English Oak Trees

I’ve often wondered about the oak tree I sit under every day. My studio is directly beneath it. During the day I can hear woodpeckers drumming on the dead wood right at the top of the tree. Blue tits collect insects and sing to claim their patch. Squirrels scurry and leap and there’s an occasional thud on the roof… Spring Gardenwhen twigs fall. I see a flash of blue when the jays visit for acorns. In the evenings I hear tawny owls hooting right above me and the flutter of restless wood pigeons. It’s always full of life. I love to spend a few minutes outside every day to get a glimpse of what’s going on in that tree.

How many creatures rely on English Oak trees for their existence I wonder?

Galls 01

There were hundreds of tiny round seed-like thingys on the path under the oak tree this morning. Closer inspection revealed clusters of these discs not only on the path but also on the fallen oak leaves and twigs. Hmmm… rather like scale insects I thought.

I turned to the RHS for information. Their book on Pests and Diseases is brilliant. Not only does it explain what each pest or disease is… the authors Pippa Greenwood and Andrew Halstead also suggest ways to control it if necessary. And very often it isn’t necessary. In many cases what seems to be a harmful infestation turns out to be a perfectly normal life cycle of a living creature I haven’t seen or heard of before.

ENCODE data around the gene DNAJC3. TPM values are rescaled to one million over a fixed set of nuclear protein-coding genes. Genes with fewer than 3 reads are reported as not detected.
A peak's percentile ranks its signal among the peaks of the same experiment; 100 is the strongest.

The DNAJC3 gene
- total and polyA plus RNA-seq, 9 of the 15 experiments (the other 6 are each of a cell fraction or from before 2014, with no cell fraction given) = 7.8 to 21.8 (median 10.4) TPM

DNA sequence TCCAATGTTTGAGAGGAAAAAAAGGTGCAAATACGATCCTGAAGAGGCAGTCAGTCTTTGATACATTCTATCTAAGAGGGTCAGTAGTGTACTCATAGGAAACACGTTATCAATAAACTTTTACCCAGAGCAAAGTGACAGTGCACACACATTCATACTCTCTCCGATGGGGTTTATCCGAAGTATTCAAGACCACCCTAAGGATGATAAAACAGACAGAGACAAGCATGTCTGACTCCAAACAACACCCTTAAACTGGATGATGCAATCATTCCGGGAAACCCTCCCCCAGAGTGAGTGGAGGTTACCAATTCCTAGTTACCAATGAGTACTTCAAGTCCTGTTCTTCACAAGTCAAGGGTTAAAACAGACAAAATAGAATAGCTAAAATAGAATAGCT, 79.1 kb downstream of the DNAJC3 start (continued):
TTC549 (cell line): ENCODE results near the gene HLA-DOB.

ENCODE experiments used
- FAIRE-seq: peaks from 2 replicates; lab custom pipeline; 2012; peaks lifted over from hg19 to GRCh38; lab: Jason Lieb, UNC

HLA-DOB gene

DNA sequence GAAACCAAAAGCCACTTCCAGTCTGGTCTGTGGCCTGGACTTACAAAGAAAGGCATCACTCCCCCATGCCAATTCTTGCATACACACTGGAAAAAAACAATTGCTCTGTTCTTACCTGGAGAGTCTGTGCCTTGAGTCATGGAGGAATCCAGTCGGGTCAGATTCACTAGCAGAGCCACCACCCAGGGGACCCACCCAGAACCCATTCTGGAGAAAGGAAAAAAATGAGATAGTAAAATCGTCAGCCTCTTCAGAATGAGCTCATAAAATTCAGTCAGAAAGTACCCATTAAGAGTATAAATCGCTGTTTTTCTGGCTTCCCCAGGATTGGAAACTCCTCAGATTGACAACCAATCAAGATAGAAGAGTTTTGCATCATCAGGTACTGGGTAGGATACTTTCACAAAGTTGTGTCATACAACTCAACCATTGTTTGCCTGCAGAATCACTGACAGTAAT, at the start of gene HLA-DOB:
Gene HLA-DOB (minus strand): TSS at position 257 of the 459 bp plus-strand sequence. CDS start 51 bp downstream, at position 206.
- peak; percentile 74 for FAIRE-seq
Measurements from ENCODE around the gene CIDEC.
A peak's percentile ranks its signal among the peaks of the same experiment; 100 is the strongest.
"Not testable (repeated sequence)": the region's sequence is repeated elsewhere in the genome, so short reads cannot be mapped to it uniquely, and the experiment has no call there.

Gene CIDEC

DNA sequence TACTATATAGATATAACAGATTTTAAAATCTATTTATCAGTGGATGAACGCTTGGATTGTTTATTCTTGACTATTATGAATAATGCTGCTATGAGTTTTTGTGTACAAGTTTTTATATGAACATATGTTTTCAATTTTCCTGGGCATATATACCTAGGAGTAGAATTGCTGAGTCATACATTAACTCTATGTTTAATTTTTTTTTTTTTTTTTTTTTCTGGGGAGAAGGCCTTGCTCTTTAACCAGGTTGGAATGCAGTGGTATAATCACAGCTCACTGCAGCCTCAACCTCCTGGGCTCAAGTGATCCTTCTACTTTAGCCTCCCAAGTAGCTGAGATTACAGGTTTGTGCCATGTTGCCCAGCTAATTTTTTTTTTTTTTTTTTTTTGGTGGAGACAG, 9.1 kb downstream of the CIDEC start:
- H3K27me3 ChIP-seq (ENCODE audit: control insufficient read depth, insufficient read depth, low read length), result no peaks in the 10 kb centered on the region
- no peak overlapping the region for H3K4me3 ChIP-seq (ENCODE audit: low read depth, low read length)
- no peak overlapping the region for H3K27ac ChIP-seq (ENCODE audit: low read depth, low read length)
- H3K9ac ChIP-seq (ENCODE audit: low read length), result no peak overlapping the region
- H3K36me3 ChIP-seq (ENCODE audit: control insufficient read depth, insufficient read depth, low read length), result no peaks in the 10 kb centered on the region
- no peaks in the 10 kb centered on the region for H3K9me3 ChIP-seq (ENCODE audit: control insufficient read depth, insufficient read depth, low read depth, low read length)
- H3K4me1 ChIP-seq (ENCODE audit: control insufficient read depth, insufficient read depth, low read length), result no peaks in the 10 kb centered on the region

It turns out that English Oak Trees are the host plant for over 30 species of gall wasps. They lay their eggs in the leaf buds then the larvae of the gall wasps secrete chemicals which cause the oak tree to produce galls. And that’s what all these little discs are.
For a better view just click on a picture to open the gallery.

It seems that the common spangle gall wasp is responsible for the discs. The silk button gall wasp has produced the donut shaped galls. Lucky us! O_o  We’ve got acorn gall wasps too. They lay their egg inside developing acorns which feed the larvae and turn into galls instead of acorns.

Galls 06

According to the RHS control measures are not necessary as even large infestations of gall wasps cause little damage to the oak trees they inhabit. Phew! Thank goodness for that. It’s just life going on as usual in the oak tree.

Do you have any interesting pests or diseases in your garden?
I’d love to hear about them.    Gillian